Self-reliance and sustainability in the 21st century.
I was so happy that Mother Earth News published an article on pressure canning recently! I've seen lots of articles about canning over the years, in several different magazines, but these articles have been almost exclusively about water-bath canning.
I have been canning since I was 15 years old. At the time, 9th-grade girls at the high school I attended in north Seattle were required to take Home Economics. I hated the sewing part. The cooking subjects were mainly boring to me; I already knew how to boil pasta and make apple pie. It's still a mystery to me why Mrs. Jones thought it useful to teach us how to make a Baked Alaska, something I've never done since then. Still, I did learn the basics of canning in that class, for which I am grateful to this day. It was the beginning of my continuing love for all kinds of food preservation.
For many years, I did only water-bath canning. We made pickles, all kinds of jams and jellies, canned pears and peaches and homegrown tomatoes. I remember once or twice watching my Mom use a pressure canner to can green beans. My memory is that it seemed complicated and stressful. It wasn't until many years later that I bought my first pressure canner; actually I think I was in my early 40s by then. Once I got used to using it, I quickly realized the advantages of being able to can low-acid foods as well as high-acid foods.
A brief word of explanation: High-acid foods can be safely canned in a boiling-water bath. Examples of high acid foods are pickles, jams, and fruits. Tomatoes are generally considered high-acid foods, as well as tomato-based preserves such as salsa. Low-acid foods must be canned in a pressure canner. At 10 pounds pressure, the temperature inside the pressure canner is 240F, much higher than 212F, the boiling point of water at sea level. This higher temperature kills potentially dangerous bacteria that can survive boiling-water temperatures.
Even when we still lived in the city, I found I was using my pressure canner year-round. Having come from a large family, I was accustomed to cooking in large quantities. When I had a lot of tomatoes, I made big batches of marinara sauce and canned it. David does the grocery shopping and is an excellent bargain hunter; when he came home with ten pounds of green beans, out came the pressure canner.
Once we moved to the farm, my food preservation skills took on an added importance. We have a very small (8 cu.ft.) propane refrigerator/freezer. The freezer is just big enough to hold a couple of ice cube trays and a few small packages of meat. Obviously I wasn't going to be freezing containers of homemade chicken stock! I made the necessary mental adjustments, and before long I was canning big batches of chili, smoked tuna, homemade corned beef, minestrone, garden vegetables, and a lot more. And of course, once we started raising poultry, eventually I was canning homegrown chicken meat and stock.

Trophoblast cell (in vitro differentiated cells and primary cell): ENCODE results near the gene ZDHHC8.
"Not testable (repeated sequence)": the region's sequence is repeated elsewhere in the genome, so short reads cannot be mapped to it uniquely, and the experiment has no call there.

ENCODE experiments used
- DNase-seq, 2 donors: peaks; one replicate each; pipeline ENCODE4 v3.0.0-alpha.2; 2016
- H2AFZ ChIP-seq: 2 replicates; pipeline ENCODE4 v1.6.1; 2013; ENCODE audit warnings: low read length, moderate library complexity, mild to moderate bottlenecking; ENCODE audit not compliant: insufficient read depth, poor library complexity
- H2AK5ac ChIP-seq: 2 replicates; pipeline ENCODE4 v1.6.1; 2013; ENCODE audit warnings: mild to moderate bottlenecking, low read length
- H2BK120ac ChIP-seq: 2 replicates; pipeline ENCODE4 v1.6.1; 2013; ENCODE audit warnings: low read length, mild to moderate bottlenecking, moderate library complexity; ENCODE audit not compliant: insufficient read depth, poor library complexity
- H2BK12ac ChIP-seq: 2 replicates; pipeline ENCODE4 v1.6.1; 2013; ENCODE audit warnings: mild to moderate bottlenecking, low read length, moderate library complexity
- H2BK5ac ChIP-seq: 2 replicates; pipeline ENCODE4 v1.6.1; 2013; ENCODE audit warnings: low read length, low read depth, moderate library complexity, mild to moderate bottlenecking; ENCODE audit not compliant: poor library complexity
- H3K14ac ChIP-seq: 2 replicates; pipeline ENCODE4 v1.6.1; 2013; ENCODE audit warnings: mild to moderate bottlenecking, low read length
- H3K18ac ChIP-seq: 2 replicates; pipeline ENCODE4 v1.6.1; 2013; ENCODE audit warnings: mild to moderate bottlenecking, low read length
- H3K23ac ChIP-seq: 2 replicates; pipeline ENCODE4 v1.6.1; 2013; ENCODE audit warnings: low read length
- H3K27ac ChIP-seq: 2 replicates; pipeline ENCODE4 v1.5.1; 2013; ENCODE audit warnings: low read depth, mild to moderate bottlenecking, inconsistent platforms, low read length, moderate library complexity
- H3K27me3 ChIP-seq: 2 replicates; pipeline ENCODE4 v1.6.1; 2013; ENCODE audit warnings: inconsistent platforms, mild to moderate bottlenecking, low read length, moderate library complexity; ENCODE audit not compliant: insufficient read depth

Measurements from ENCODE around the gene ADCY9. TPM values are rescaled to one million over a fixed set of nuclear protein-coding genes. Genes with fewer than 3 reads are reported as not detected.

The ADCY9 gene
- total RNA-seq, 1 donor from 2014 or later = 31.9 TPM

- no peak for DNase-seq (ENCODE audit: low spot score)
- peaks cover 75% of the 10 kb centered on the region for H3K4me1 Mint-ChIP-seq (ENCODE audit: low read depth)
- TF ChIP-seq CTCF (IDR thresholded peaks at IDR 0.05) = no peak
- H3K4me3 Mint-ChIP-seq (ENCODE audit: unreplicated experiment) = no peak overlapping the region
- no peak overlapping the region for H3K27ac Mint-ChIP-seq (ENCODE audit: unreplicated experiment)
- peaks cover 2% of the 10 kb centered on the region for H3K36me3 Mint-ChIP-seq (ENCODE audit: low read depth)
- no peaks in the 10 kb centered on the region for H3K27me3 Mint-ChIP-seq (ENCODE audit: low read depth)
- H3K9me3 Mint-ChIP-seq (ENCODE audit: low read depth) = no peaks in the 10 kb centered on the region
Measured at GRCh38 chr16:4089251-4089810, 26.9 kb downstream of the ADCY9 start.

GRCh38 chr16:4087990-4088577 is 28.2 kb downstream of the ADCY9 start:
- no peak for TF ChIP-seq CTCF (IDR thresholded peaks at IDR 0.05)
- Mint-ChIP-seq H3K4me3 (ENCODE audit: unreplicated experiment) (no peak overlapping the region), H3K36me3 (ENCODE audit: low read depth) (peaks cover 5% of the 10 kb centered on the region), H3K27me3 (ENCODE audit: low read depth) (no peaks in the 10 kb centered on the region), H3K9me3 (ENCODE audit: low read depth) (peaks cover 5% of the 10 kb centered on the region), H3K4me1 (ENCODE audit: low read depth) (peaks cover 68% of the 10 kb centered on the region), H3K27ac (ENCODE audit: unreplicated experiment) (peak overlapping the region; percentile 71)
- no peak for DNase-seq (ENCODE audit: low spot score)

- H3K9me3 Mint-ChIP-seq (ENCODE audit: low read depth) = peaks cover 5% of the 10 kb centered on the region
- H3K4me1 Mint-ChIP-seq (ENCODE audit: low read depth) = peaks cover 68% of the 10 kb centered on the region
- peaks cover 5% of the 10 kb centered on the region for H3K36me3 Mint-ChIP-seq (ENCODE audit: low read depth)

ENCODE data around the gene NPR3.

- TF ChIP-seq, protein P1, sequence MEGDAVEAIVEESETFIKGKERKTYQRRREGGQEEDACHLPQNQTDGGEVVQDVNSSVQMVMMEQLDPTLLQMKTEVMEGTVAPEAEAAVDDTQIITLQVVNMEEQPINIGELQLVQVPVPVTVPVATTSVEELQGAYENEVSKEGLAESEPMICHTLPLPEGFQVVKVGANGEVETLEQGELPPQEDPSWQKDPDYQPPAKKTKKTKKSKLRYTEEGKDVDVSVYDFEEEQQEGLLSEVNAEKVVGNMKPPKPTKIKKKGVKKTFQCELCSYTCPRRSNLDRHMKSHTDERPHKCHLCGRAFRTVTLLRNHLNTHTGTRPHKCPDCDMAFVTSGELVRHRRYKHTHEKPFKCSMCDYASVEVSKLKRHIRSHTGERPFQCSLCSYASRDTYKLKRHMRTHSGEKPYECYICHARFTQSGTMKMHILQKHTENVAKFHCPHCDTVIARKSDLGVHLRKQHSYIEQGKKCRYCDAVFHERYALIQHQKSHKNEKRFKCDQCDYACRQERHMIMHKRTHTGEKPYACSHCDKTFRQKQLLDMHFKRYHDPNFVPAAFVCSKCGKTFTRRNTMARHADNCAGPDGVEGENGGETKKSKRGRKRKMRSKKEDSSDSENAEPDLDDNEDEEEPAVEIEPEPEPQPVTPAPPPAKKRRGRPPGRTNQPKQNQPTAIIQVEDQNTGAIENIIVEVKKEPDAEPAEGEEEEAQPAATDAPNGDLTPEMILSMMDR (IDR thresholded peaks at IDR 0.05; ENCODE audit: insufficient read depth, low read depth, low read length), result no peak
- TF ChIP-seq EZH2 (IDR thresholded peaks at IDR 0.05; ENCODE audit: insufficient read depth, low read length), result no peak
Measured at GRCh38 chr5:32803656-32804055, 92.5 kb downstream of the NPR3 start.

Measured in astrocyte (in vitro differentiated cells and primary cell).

Incidentally, one of the benefits of canning things like chicken stock instead of freezing is that you don't have to remember to take it out of the freezer in time to thaw before using. I just grab a jar off the shelf, pop off the lid, and that's it. I love the convenience of this, especially when I'm tired or rushed and want to get a meal ready quickly.
Several years ago, I went through the Master Food Preserver course offered by our local county extension office. I heard many stories there about the horrible experiences people had with pressure canners. I remember feeling quite nervous the first few times I used mine; I sat there (at what I imagined was a safe distance from the pressure canner), instruction booklet in hand, re-reading the directions for the umpteenth time. It actually isn't that complicated, but remembering my Mom's experiences with her pressure canner probably influenced me at the time. However, it only took two or three canning sessions for me to feel comfortable with the process. These days, I honestly can't imagine not having a pressure canner in my food-preservation arsenal.
My mother always had a vegetable garden when we were growing up. We went every year to local U-Pick farms: Strawberries in June, raspberries in July, blueberries in August. I remember doing a lot of canning during my high-school years, along with Mom and several of my siblings. Mom used to say, when proudly surveying the shelves full of home-canned food, "This really makes me feel rich."
Oh, I know that feeling well. For me, it's more than simply knowing the pantry is stocked up for the winter. It's also very important to me not to waste anything. So when we have an abundance of green beans coming out of the garden, and can't possibly eat them all fresh, I get out the pressure canner. When we have a lot of leftover soup or spaghetti sauce, it gets canned. A couple of years ago, David brought home 20 pounds of fresh tuna; by the end of the next day, it was smoked and canned.
Do you use a pressure canner? What do you can with it? If you feel a bit fearful of using a pressure canner, believe me, you're not alone. We've probably all heard some scary stories about them. Don't let that deter you from trying it yourself; I'm confident that you'll find, as I did, that being able to preserve low-acid foods will take your sense of self-sufficiency - and self-satisfaction - to a whole new level.
Victoria lives with her husband David on their off-grid farm in northwest Washington state. Her first book, Pure Poultry: Living Well with Heritage Chickens, Turkeys and Ducks, is due out in November from New Society Publishers (www.newsociety.com). Blogs: potpiesandeggmoney.blogspot.com; canyoncreekfarms.blogspot.com.